Beijing wages war against apocalypse "rumors"

Is Beijing working extra hard to prove 'rumors' are a dangerous phenomenon in the People's Republic? 

Maya pyramid in Yucatan, Mexico (Victor Casillas Romo)

Chinese authorities are cracking down on rumors that Friday – the end of a cycle of the Maya calendar – will mark an apocalypse. But they aren't troubling themselves as they have for other, more politically sensitive 'rumors' in 2012.

Close to a hundred people have been arrested in recent weeks for alleging that the world will come to an end this week, according to Beijing's mouthpiece, Xinhua News Agency.

The 2012 rumors have ravaged the consciousness of many in the People's Republic, where the 2009 Hollywood blockbuster of the same name was one of few foreign films cleared for appearance in Chinese cinemas and became a fan favorite.

Various Chinese media articles have attributed instances of chaos in recent weeks to 'rumors' of a Maya apocalypse.

An article from another state-owned media, China Daily, published last week claimed that the Maya rumors provoked great 'panic' in two counties in Southwestern Sichuan Province, where residents reportedly sold merchants out of candles and matches – apparently useful in a blackout thought to be slated for the end of days. 

The implications are even more sinister, Beijing would have us believe. The Chinese government has also attributed the injury of 23 schoolchildren in Northeastern Henan Province to a slasher, reportedly deranged by the Maya rumors, according to a story in The Guardian Monday that cited Chinese media sources.

In 2012, China has engaged in an impassioned war against 'rumors,' particularly those spread on the Chinese Twitter, Sina Weibo. This year, on April 24th, Weibo users received a message compelling them not to start or re-post any rumors or face law enforcement, citing instances of users in Southeastern Guangzhou Province whom authorities had already detained. 

The message arrived in Weibo inboxes weeks after wild speculation arose on Chinese social media regarding the instability of the Chinese Communist Party, following the dismissal of former Chongqing Communist Party Chief Bo Xilai – once a hopeful for a spot as one of the nation's most powerful leaders in Beijing.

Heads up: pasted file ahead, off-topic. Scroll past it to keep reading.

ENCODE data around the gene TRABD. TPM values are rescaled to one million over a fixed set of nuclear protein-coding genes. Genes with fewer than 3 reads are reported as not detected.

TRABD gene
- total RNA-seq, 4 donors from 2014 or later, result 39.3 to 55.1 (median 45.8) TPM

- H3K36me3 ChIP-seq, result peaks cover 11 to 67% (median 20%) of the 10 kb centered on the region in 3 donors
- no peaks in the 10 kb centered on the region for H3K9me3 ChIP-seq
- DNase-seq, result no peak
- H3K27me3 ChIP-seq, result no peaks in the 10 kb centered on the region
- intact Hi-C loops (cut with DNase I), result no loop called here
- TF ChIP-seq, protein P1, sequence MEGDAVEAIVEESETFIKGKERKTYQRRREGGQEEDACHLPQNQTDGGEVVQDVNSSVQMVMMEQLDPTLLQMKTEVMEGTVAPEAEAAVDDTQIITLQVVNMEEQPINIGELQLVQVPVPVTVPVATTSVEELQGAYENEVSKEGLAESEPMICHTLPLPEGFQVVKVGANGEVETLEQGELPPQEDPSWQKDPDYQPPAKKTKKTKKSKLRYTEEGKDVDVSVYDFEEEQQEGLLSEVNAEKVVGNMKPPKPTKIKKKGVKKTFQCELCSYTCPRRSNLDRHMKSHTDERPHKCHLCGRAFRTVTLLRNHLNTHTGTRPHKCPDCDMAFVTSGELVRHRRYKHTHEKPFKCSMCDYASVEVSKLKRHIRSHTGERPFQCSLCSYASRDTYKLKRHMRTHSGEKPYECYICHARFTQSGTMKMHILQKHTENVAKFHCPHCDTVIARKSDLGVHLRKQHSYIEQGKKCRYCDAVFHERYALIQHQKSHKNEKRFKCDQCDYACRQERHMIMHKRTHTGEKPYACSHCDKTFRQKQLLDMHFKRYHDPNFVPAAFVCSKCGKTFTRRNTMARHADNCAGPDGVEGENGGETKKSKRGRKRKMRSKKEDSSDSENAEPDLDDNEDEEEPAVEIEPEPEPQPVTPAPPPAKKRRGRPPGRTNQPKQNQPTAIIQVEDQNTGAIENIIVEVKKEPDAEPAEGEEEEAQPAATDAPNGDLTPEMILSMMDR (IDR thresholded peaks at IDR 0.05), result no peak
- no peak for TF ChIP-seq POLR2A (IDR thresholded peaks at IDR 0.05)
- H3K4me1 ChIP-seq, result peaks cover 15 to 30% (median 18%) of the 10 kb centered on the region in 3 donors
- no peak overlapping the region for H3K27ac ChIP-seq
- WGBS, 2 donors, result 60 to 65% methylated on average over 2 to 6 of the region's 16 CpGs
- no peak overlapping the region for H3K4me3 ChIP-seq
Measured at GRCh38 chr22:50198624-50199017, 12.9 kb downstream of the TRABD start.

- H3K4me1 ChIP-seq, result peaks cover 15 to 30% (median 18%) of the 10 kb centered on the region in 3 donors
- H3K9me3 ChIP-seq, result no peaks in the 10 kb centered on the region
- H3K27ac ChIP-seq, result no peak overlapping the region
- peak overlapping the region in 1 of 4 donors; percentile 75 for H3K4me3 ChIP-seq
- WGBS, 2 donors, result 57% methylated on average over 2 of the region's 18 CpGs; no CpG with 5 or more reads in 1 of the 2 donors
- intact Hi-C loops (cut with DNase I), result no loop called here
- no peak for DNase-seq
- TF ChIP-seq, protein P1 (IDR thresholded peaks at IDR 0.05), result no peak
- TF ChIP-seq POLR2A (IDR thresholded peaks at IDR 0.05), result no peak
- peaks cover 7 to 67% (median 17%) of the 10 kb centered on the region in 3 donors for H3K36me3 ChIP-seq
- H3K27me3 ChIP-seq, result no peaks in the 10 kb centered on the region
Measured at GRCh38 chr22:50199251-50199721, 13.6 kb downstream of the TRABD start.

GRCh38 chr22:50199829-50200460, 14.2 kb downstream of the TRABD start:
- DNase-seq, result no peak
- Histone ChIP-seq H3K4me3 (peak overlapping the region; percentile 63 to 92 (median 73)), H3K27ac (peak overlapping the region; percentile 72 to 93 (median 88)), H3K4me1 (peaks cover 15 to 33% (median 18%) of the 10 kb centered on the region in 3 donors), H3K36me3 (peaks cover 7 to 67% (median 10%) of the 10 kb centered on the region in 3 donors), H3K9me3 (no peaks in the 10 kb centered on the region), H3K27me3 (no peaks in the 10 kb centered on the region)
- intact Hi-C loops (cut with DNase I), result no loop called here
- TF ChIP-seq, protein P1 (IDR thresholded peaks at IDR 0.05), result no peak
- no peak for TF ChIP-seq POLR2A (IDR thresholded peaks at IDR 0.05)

Around that time, searching for Bo Xilai in Chinese or Latin characters navigated to a message saying that the requested information was deemed illegal by the authorities. 

Later in the year, during the scandal surrounding Chen Guangcheng, the blind human rights lawyer who famously sought shelter and eventually exile at the US embassy in Beijing, the phrase “blind lawyer” was also blocked.

While Chinese censors are ostensibly concerned with the effects of the Maya rumors on the Chinese public, searching the word 'Maya' as of Monday, 5:00PM Vancouver time – weeks after the start of the infamous arrests of Maya apocalypse rumor-mongers... leads to Weibo posts on the Maya rumors. No major keyword block exists, even as Beijing attributes a slasher attack and public unrest to the prospective apocalypse.

Many analysts have said that China's vendetta against rumors is part of a perennial attempt to curb freedom of expression, particularly in an age where news spreads fast on social media. 

Typical of Weibo posts, many point sarcastically at what they say is a lot of hokum about an end of days. 

“Thanks to the Maya, I have had a good reason to hoard food like crazy,” joked user Rongrong, with a picture of an overstocked kitchen cupboard.

Some Weibo users noted that China's belief in the Maya 2012 phenomenon is perhaps overwhelming.

“Around the world, only 10 per cent of people believe the Maya prophecy of the end of the world. Unfortunately, of that 10 per cent, many are Chinese... A tragic comedy,” wrote user Shira_DaShuang.

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